Exurgent morturi et ad me veniunt: There is a first matter, which existed before man and beast and earth, and it is the material from which they are born, from which all things are born. The alchemist cannot transmute anything back to this first matter, but only to the particular sperm of the species of which the matter belongs, and then only through the use of philosophic mercury. The first matter can be extinguished, however, resulting in the rebis, or last matter, from which all potential is removed. It is the remainder of the final death, from which nothing can return. The rebis can only be reached through an elaborate process, undertaken by the most skilled of alchemists. It is the process by which the Revitalization Technicians remove the corpses of their enemies from the book of life.

Vons Serin and I were in Oklahoma, driving rural roads in as close to a random pattern as we could manage. The trunk of the car, lined with black garbage bags, contained most of a man named Berthelot, who was an instructor in the spagyric science, until he was reached by the Revitalization Technicians. I had met him once, in a church basement filled with missing children, and he looked at me and said "You know, I can sell you an infant which will never grow old." I asked him why I would want such a thing, and he smiled, and said "You'd be surprised what people want." Vons Serin believed there was enough left of him to make an oracle of him, to soak his body in sesame oil for forty days, until the head could be removed from the body at the first vertebra and speak its wisdom. She claimed to love this man as a daughter loves a father, and yet she wanted to fix him in a death-in-life in order to receive oracular wisdom. "If the Final Wisdom reaches him before we can get to the midhouse, he'll be given much worse," she said. "They will remove him from history, from memory, as though he never existed. I can't let that happen, not now. I'm too close." I stared out the window at the winter-bright stars, the moon in hiding, the snowless winter plains empty of even radio towers and farm town clusters of streetlights. Soon she will sleep, I thought, and I will kick her out of the car, and bury Berthelot somewhere down the road, where no one will ever find him, and I will turn myself in at the next police station. These were the times I doubted her guiding influence, these times of doubt, but after an hour of sleep it all seemed perfectly reasonable again, but it seems obvious now that I was approaching the end of my training.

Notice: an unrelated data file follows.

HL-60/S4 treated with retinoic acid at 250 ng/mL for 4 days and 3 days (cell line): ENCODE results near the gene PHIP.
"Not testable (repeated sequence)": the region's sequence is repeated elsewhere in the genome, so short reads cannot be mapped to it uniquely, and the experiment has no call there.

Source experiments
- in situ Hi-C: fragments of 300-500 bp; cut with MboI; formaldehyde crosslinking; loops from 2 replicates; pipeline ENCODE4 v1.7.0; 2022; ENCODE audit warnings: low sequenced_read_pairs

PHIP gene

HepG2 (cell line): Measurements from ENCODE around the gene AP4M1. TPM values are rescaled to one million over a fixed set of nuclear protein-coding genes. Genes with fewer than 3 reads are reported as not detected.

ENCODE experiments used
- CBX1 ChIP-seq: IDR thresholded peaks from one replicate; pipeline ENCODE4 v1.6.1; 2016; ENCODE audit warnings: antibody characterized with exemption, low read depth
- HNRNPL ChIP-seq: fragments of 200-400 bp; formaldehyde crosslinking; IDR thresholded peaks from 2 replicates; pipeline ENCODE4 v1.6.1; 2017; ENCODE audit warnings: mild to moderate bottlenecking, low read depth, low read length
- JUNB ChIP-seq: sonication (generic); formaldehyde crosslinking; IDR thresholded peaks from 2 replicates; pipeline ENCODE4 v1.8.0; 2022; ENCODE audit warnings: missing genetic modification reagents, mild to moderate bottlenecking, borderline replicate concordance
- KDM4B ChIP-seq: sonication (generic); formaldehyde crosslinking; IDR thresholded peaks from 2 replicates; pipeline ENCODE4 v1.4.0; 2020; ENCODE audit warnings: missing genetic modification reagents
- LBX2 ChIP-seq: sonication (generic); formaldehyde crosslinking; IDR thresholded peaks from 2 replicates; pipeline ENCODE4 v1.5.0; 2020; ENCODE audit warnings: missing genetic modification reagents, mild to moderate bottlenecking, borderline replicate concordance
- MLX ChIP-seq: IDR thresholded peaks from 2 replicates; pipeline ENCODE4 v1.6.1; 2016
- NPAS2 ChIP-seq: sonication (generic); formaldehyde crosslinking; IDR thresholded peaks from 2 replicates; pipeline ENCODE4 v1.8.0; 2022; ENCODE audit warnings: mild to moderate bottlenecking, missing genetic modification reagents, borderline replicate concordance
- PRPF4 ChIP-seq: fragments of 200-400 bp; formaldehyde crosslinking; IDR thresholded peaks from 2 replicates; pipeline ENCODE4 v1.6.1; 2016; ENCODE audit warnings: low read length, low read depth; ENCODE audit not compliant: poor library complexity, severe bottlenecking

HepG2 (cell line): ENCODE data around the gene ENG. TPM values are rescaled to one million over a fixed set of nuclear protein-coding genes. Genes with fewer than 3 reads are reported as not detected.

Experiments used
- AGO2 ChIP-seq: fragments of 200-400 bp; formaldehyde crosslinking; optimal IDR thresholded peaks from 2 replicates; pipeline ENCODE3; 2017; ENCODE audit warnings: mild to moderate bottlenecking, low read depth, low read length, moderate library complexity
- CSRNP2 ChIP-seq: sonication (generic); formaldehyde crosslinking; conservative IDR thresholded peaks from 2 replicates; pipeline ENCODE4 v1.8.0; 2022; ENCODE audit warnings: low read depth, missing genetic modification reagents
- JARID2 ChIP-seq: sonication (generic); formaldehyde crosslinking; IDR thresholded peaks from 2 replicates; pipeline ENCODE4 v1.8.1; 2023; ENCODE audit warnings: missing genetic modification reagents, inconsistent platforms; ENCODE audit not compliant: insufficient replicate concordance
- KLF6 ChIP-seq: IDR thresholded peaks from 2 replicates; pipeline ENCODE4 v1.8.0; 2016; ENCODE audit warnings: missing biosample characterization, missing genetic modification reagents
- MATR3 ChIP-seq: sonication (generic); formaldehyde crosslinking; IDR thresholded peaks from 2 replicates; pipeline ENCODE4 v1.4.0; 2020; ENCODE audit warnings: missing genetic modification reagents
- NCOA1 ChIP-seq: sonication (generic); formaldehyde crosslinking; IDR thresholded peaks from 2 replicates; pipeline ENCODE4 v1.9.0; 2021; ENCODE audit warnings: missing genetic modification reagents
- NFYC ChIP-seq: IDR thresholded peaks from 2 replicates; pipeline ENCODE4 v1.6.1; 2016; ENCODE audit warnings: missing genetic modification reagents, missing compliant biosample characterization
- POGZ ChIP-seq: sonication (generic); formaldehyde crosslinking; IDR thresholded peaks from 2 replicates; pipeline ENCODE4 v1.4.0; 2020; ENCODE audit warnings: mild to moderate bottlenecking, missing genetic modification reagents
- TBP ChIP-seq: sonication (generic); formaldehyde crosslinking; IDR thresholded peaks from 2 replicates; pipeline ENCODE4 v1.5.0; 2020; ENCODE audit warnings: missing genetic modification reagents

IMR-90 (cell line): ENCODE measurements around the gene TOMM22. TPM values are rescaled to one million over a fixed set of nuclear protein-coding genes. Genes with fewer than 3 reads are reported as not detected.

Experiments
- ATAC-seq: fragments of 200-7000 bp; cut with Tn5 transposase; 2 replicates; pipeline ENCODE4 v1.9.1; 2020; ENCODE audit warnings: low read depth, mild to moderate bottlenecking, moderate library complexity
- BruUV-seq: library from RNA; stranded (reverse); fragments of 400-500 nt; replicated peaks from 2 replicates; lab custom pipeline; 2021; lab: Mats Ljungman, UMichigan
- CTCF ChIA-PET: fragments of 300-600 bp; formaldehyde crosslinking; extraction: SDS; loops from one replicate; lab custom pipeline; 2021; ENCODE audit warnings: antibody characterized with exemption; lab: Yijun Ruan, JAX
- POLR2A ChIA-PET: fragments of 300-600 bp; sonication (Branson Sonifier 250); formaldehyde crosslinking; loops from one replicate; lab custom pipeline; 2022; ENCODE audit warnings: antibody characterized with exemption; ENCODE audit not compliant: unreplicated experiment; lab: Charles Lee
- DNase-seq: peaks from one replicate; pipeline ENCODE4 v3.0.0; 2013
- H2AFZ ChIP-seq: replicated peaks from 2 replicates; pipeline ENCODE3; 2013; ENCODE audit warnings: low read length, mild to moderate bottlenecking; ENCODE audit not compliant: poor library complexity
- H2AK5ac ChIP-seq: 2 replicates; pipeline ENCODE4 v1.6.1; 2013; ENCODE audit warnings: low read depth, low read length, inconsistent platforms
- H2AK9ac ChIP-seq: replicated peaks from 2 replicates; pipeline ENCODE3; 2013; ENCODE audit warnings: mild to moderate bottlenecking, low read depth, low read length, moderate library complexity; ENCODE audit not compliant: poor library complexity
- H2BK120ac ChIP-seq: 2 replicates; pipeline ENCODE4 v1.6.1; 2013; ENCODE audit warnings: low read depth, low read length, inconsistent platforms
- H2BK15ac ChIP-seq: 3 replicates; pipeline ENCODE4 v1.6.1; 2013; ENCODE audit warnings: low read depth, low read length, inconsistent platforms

the exit is hidden within the exit